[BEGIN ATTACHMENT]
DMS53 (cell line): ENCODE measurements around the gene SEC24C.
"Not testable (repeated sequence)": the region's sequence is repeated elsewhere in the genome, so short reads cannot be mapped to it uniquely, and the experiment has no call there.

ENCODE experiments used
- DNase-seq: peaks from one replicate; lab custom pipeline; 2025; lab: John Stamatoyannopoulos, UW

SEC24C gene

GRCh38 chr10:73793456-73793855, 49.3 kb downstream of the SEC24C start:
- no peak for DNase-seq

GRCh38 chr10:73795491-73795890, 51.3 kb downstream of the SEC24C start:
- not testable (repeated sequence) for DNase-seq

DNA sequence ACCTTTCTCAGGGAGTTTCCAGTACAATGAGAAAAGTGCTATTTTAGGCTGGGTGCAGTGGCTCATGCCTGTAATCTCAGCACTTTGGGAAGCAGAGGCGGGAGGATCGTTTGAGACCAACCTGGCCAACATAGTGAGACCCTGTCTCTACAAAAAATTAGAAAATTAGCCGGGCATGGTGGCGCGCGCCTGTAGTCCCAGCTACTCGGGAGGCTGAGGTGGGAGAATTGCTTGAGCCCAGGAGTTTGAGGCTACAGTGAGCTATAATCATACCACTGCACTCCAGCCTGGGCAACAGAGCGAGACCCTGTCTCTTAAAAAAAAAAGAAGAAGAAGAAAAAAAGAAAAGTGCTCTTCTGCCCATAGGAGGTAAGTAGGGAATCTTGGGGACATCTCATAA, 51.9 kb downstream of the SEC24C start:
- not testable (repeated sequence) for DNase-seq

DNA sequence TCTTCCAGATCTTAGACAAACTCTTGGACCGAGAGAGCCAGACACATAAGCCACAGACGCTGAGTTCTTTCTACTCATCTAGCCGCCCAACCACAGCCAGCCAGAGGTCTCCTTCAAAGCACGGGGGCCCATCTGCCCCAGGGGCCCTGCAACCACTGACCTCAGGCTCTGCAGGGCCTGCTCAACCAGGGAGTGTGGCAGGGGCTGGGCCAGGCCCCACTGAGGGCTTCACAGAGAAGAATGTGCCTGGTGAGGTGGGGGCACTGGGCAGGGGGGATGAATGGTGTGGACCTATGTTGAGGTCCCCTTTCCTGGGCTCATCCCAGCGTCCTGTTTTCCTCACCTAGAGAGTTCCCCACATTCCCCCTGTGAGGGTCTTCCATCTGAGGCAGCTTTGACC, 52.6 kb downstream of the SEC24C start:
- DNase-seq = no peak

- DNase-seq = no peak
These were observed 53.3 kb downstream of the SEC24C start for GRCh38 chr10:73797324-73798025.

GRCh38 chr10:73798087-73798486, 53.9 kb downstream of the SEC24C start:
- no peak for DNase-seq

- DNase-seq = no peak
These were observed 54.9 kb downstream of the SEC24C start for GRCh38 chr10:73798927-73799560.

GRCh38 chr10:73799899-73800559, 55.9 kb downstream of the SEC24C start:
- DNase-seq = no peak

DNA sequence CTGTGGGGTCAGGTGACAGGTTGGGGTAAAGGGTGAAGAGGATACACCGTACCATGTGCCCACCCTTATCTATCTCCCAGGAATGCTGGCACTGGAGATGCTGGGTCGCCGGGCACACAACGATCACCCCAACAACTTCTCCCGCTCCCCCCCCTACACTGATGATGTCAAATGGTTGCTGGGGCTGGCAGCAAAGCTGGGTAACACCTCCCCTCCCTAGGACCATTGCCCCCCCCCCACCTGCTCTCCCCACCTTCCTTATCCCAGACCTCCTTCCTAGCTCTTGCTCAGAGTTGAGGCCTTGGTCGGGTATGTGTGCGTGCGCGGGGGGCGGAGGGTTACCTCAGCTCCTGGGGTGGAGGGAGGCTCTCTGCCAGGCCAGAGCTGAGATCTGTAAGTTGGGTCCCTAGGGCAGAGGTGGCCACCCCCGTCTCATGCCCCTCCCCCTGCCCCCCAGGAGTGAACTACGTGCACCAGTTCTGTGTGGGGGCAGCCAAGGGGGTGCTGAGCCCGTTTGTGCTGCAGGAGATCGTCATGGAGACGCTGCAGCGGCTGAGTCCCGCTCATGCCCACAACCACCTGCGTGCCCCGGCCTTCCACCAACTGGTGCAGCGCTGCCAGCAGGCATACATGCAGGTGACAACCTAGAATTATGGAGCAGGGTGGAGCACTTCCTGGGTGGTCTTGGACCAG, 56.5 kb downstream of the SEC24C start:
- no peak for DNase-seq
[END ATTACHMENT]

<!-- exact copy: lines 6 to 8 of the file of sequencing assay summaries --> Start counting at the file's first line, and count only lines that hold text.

GRCh38 chr10:73793456-73793855, 49.3 kb downstream of the SEC24C start:
- no peak for DNase-seq

GRCh38 chr10:73795491-73795890, 51.3 kb downstream of the SEC24C start: